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Revolver (one).

When I hear of Schrödinger’s cat, I reach for my gun.

—Stephen Hawking.

The other day I saw a battered Volvo station wagon downtown that had been refitted as an ice cream truck, with Good Humor menus stuck to the sides and the ominous snout of a deedle-deedle-deedle loudspeaker wired to the hood. It was, thankfully, silent. It lowered a moment in the mouth of Park, then jerked into a left turn onto Alder against the oncoming traffic.

There’s a lot of books I’m not really reading at the moment. One of them is Stone, by Adam Roberts, and I really do want to like it, not least because I picked it up on Miriam’s recommendation. —I really want to like it because what I want is a gonzo spicepunk genrefuck genderchuck kick-out-the-jams drop-your-jaw throw-back-your-head-and-yee-fuckin’-haw honest-to-God space opera, one that mainlines every color in a Bollywood rainbow through showboating Hong Kong action arias, that’s full of Doc Smith lantern jaws and William Gibson mirrorshades taking the piss out of each other, that’s wisely foolish enough to make you laugh when it breaks your heart, that dumps you breathless and shaken on the other side, ready to climb back in and read it again. And I’m enough of a mensch not to kick Stone just because it isn’t that book. (Maybe if Michael Chabon were to channel Angela Carter? Or Cordwainer Smith, or James Tiptree? Maybe if John Irving were to get with Neal Stephenson and they could work on endings together? Zadie Smith could team up with Vernor Vinge, sure, or maybe Samuel Delany could somehow heal the Splendor and Misery, which maybe isn’t quite what I’m on about in this parenthetical aside to a digression from an introductory sally, but hey, a jones is a jones, and while I’m at it I might as well wish Avram Davidson were slipping new pages into the Akashic record when no one’s looking. —Maybe what I need isn’t prose. God forbid. But maybe what I need is for Elaine Lee and Michael Wm. Kaluta to get back to work already and live up to the premise this time. Maybe what I need is for the entertainment revolution to happen already and for television to collapse under the weight of manufactured reality and for epic digital video pop operas with Spike Jonez sword fights and mashup limewired dance numbers to get piped directly into our handhelds at 13 episodes a go.) —Confidential to whomever: Iain M. Banks ain’t doin’ it. At least, not yet.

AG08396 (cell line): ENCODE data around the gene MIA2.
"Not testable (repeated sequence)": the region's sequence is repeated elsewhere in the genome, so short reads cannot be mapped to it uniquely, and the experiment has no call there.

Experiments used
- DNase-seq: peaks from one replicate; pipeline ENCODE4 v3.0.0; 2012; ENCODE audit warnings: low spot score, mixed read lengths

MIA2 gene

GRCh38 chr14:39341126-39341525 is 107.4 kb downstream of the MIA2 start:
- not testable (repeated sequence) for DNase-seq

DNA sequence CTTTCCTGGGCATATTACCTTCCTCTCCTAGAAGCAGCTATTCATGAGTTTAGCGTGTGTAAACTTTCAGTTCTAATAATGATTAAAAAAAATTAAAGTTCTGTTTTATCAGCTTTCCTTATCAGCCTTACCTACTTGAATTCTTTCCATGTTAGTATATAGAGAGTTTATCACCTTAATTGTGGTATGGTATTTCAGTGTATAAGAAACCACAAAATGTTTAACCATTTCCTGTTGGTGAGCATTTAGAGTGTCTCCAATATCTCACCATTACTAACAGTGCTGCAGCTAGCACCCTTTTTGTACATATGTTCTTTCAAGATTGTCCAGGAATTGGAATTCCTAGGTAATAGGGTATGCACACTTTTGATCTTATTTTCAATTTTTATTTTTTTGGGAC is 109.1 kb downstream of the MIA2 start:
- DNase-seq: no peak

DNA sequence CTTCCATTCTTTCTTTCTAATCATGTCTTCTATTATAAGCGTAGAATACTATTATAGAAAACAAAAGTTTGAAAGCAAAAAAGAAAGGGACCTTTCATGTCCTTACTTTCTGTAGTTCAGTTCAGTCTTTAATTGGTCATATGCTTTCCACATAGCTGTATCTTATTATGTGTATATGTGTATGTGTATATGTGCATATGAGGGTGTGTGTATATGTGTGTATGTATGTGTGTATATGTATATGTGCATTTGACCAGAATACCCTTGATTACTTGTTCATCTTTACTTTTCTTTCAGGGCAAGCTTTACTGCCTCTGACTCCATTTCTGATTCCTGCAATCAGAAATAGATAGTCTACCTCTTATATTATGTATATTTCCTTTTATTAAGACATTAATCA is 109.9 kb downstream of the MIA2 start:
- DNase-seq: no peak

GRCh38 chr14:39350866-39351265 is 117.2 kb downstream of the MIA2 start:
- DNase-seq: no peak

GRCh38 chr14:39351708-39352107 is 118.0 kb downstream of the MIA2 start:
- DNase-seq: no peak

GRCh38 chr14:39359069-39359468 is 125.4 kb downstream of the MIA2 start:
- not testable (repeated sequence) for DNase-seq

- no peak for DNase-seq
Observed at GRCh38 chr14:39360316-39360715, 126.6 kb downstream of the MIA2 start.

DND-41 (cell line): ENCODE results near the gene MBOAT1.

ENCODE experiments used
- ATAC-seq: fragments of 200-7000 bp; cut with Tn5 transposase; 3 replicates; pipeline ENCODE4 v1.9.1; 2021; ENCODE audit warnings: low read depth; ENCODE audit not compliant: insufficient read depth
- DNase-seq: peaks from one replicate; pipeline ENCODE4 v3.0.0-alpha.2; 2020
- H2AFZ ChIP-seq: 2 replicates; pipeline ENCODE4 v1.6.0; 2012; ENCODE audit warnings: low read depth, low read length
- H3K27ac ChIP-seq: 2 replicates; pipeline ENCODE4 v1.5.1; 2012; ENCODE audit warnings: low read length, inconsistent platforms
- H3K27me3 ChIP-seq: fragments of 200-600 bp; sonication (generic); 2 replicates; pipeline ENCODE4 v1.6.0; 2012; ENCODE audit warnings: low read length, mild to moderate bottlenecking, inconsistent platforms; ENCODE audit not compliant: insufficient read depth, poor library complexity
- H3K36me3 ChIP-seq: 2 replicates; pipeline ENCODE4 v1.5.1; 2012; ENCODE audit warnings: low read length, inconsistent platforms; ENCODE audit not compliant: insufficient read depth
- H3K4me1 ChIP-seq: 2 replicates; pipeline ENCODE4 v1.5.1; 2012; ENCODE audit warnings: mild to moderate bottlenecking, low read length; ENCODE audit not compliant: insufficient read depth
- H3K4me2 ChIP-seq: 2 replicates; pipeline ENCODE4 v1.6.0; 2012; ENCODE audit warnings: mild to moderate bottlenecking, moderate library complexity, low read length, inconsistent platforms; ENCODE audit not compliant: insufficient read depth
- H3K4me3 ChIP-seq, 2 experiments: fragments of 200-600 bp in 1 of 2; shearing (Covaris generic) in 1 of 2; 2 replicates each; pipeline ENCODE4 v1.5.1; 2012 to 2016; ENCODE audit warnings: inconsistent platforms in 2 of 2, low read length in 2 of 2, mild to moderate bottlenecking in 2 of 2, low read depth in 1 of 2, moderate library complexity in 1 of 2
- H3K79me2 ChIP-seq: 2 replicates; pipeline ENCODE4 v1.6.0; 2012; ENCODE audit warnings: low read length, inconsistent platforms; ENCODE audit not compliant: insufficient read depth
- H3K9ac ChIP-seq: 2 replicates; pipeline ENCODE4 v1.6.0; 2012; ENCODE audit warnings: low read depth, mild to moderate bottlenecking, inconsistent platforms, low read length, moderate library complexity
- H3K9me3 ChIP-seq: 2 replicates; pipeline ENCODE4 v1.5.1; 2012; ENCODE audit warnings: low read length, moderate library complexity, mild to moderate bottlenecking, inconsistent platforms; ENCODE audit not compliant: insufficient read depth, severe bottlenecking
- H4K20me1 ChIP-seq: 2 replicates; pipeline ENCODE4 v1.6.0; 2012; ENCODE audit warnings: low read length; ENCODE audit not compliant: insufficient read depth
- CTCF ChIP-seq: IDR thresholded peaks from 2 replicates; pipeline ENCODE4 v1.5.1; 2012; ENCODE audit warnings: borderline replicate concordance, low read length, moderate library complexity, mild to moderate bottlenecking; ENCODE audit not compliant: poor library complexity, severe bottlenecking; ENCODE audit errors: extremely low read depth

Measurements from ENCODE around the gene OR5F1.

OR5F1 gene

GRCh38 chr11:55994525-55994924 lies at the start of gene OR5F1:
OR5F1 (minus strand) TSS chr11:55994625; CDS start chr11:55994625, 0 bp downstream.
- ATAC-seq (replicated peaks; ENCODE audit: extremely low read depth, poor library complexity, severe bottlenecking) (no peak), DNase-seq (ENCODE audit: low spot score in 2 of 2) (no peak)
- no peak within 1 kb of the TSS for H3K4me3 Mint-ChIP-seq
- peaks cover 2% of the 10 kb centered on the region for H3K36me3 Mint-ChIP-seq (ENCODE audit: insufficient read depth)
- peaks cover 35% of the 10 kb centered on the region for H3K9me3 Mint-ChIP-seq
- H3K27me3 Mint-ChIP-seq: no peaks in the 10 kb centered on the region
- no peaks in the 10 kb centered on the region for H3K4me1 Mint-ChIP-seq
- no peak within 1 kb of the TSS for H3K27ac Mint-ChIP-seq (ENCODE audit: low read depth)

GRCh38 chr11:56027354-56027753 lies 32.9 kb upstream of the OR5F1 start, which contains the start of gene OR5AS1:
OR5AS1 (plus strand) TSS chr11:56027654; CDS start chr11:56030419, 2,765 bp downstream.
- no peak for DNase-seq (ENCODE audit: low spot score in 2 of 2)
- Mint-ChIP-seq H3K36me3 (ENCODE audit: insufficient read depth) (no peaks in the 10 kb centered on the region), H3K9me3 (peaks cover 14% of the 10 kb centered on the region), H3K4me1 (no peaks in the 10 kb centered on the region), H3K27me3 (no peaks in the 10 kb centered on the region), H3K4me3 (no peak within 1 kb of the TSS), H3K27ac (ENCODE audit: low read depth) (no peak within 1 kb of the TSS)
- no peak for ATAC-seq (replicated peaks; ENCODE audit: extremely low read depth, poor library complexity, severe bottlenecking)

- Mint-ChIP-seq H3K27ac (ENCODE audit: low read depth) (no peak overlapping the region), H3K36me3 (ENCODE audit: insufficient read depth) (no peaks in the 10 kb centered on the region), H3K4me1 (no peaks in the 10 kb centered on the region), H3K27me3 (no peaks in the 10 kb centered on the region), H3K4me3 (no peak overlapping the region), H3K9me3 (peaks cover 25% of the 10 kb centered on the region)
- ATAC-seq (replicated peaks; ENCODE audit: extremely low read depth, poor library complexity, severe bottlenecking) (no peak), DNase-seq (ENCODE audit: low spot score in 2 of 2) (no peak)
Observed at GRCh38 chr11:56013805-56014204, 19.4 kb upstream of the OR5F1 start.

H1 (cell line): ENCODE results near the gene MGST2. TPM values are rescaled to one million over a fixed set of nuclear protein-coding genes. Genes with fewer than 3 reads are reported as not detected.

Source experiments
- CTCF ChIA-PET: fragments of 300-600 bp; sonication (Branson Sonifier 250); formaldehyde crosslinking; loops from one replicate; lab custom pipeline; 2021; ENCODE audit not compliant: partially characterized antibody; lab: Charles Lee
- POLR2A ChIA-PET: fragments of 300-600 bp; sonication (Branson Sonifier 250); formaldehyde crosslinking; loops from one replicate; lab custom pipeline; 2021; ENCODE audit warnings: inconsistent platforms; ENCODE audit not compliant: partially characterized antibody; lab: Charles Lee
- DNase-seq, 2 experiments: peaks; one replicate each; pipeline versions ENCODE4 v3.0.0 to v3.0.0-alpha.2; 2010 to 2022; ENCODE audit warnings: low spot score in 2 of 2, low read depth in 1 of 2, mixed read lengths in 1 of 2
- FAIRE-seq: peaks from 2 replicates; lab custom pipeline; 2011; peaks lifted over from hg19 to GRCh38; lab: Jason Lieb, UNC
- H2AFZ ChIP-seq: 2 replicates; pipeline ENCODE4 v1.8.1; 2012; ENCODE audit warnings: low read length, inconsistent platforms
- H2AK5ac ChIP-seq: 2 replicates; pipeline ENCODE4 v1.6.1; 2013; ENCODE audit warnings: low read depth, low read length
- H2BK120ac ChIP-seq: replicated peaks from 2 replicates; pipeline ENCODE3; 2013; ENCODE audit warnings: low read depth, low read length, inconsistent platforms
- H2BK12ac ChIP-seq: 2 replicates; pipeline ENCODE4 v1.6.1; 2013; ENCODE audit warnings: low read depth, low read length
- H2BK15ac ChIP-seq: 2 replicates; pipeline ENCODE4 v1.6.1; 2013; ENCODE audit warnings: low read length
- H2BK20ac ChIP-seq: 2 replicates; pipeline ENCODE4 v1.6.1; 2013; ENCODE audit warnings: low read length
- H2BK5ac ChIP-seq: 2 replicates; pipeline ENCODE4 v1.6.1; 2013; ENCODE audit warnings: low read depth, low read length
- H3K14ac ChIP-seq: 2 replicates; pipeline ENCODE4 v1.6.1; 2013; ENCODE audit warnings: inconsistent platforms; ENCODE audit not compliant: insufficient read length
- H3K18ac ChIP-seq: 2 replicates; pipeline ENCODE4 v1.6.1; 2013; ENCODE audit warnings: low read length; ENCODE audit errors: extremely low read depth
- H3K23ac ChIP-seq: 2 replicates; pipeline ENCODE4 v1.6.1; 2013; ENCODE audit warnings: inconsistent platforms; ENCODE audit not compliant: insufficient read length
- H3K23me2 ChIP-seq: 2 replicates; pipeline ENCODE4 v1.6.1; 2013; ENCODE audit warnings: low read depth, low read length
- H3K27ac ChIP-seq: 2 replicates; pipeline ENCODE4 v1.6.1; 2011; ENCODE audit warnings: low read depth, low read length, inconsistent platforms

1. mjones    Jun 2, 08:21 AM    #
    Oh god, I can't take the responsibility! My palms are sweaty, my stomach is in a knot. Excuse me, I have to go and find a paper bag.


    [wails from the next room:] And I like Iain M. Banks too!!

  2. PZ Myers    Jun 2, 12:32 PM    #
    Yeah, what do you find deficient in Banks?

  3. Steve    Jun 2, 01:01 PM    #
    Ken MacLeod? Charlie Stross? Alastair Reynolds? <mumble>Iain Banks?</mumble>

  4. sennoma    Jun 2, 01:19 PM    #
    If you'll settle for (space) operetta, I recommend Lois McMaster Bujold. Mind candy, yummy if you're in the mood but not nutritious and will probably give you mental caries.

  5. --k.    Jun 2, 01:45 PM    #
    Geeze, if I'd've known (M.) Banks would've been so controversial, I never would've stuck him in for the cheap joke. MacLeod: yes, but; Reynolds, keep tossing to one side with sighs of disaffection, like a network executive when the pilot broadcast doesn't send my Nielsens into orbit; Stross, haven't read, there's a list somewhere with his name on it, I'm sure; Bujod, well, all unread she raises both my Imperialist milfic class reverse-snobbery and the Heinleinian hackles I had implanted in college, which is impressive and doubtless wrong-headed as all get-out; Banks, well—I haven't read him without the "M," granted—